Cultural Conversation with: Lorraine Marks-Field

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Lorraine Marks-Field is bridging the gap between kids and senior citizens through the sound of music.
As founder and conductor of Boca Raton-based Florida Intergenerational Orchestra, she has brought together musicians of all ages, skill sets and backgrounds to perform concerts.
She has done so in South Florida for the past 11 years. The 65-member nonprofit orchestra has musicians ages 9 to 96, she said.
“We have people from all walks of life,” she said. “We never turn anybody away.”
When a woman asked how she could be involved in the orchestra even though she couldn’t read music, Marks-Fields said she taught her how to play the symbols.
“I said, ‘I will point to you when you need to play.’” Marks-Field said. “She is playing in the orchestra and she is wonderful.”
Currently, the youngest member plays viola and the oldest plays the French horn. She said there are dentists, engineers, students who are home schooled and people from all over the country that get together to play music.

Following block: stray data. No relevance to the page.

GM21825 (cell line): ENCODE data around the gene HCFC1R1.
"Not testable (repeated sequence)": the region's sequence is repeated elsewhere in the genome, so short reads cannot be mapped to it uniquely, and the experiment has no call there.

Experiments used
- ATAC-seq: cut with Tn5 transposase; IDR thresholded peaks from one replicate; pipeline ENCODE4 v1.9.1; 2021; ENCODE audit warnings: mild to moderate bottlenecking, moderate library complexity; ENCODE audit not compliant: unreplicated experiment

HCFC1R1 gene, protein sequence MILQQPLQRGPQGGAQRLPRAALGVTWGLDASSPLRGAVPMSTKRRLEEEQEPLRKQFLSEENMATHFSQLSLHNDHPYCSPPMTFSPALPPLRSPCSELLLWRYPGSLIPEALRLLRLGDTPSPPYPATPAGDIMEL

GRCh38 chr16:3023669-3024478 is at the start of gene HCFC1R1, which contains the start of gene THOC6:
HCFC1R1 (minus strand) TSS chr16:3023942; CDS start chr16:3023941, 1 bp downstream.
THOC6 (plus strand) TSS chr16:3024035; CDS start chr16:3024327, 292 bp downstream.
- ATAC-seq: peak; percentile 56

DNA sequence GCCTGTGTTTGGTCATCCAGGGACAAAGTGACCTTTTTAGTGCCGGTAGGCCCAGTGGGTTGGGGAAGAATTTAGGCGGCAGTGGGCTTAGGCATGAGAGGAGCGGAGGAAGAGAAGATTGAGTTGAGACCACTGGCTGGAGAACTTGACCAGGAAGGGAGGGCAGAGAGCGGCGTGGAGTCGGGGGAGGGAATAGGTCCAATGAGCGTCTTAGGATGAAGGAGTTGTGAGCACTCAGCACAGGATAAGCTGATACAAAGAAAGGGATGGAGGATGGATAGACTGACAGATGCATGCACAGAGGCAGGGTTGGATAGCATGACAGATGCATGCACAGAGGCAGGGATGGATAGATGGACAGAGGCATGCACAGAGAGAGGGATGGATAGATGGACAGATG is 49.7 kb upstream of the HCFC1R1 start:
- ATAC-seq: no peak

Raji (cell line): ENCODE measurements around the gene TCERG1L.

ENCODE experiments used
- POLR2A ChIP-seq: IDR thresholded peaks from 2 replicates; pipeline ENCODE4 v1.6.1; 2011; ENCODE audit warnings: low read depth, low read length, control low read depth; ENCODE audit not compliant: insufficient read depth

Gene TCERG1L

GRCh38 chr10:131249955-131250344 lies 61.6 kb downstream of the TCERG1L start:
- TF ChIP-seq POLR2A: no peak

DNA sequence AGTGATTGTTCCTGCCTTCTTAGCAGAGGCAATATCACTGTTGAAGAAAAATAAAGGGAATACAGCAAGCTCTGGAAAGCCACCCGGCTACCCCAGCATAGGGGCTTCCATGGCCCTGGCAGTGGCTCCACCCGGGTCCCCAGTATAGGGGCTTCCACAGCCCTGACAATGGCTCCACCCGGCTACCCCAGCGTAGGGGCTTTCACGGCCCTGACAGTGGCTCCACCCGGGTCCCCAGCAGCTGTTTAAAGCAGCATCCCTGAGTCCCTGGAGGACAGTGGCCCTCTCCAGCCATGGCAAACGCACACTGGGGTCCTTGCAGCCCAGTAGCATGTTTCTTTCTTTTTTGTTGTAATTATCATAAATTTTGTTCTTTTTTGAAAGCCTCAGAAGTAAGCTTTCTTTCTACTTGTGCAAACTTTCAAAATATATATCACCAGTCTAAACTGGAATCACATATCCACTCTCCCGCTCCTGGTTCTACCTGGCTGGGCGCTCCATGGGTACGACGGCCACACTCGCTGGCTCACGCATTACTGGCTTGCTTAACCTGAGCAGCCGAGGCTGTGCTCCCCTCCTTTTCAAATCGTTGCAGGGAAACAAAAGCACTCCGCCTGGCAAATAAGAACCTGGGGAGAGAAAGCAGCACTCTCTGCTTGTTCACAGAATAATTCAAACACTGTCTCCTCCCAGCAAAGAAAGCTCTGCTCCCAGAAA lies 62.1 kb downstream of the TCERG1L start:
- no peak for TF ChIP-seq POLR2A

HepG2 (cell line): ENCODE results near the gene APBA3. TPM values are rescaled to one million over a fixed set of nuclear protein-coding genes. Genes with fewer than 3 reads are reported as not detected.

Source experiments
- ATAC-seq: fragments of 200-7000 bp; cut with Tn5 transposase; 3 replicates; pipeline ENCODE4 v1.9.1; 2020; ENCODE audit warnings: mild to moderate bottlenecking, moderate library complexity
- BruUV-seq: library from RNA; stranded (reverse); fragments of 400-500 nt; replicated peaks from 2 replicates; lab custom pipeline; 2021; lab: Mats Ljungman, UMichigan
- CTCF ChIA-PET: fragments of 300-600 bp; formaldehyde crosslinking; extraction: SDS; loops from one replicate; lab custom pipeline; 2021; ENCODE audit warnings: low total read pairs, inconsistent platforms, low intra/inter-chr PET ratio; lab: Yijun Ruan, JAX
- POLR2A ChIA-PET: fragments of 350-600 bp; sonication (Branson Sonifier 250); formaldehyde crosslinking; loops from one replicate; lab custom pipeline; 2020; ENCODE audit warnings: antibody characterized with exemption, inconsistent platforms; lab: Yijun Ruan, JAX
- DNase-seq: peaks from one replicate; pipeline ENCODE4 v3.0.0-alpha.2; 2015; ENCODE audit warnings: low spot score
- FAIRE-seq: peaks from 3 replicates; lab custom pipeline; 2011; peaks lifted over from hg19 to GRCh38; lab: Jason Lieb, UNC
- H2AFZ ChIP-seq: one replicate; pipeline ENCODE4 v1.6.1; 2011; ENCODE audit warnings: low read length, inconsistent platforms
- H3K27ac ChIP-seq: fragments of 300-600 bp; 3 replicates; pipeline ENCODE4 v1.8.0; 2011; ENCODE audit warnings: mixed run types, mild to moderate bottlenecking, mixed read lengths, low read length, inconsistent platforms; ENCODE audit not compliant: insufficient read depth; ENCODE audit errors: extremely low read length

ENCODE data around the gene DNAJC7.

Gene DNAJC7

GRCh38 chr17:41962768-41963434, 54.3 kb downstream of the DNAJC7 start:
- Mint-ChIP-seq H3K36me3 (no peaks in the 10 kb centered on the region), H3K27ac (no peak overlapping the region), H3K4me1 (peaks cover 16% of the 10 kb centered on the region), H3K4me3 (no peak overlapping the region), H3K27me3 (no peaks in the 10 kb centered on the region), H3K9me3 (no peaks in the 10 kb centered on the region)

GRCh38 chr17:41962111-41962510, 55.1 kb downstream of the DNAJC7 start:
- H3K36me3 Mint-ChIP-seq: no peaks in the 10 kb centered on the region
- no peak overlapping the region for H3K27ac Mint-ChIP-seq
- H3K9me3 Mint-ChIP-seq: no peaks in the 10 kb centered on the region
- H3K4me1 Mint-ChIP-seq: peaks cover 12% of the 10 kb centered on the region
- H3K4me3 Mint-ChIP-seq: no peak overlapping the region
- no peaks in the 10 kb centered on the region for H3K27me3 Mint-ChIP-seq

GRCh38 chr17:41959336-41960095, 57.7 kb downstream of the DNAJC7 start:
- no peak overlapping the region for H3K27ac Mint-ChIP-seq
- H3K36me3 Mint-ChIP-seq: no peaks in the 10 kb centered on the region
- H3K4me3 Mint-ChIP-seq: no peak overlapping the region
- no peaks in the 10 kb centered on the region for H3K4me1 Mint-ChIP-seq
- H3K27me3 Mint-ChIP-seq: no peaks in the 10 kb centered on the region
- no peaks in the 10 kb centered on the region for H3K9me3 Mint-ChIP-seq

Once a week they meet to rehearse at a ball room inside Edgewater Point Estates, an independent living community in Boca Raton.
Their hard work pays off when they perform four concerts each season. Their most recent performance took place in April.
Marks-Field plays several instruments, performs with the Sunrise Pops Orchestra and teaches young musicians ages 3 to 6.
She said what gave her the idea to start an intergenerational orchestra was her experience learning how to play the viola. She said her instructor invited her to play with his group of adult musicians, who became her role models.
“What motived me to practice was sitting downtown next to an older adult and having them mentor me,” she said.
Her first intergenerational orchestra was formed in New Jersey and still exists. When she moved to South Florida, she said she wanted to create a new group. She did so with help from her husband, Bob. He is a retired public defender and now he manages the orchestra and plays piano in the orchestra.
She said it gives her such joy to see the musicians come together to learn and perform.
“Sometimes the students are better than the adults and they help the adults,” she said. “It’s about relationships and mentorship.”
As for the more senior performers, she said the orchestra gives them an activity to look forward to every week.
“They sit down and play their instruments and forget for a few moments their pain and aging,” she said. “Music helps people in their lives.”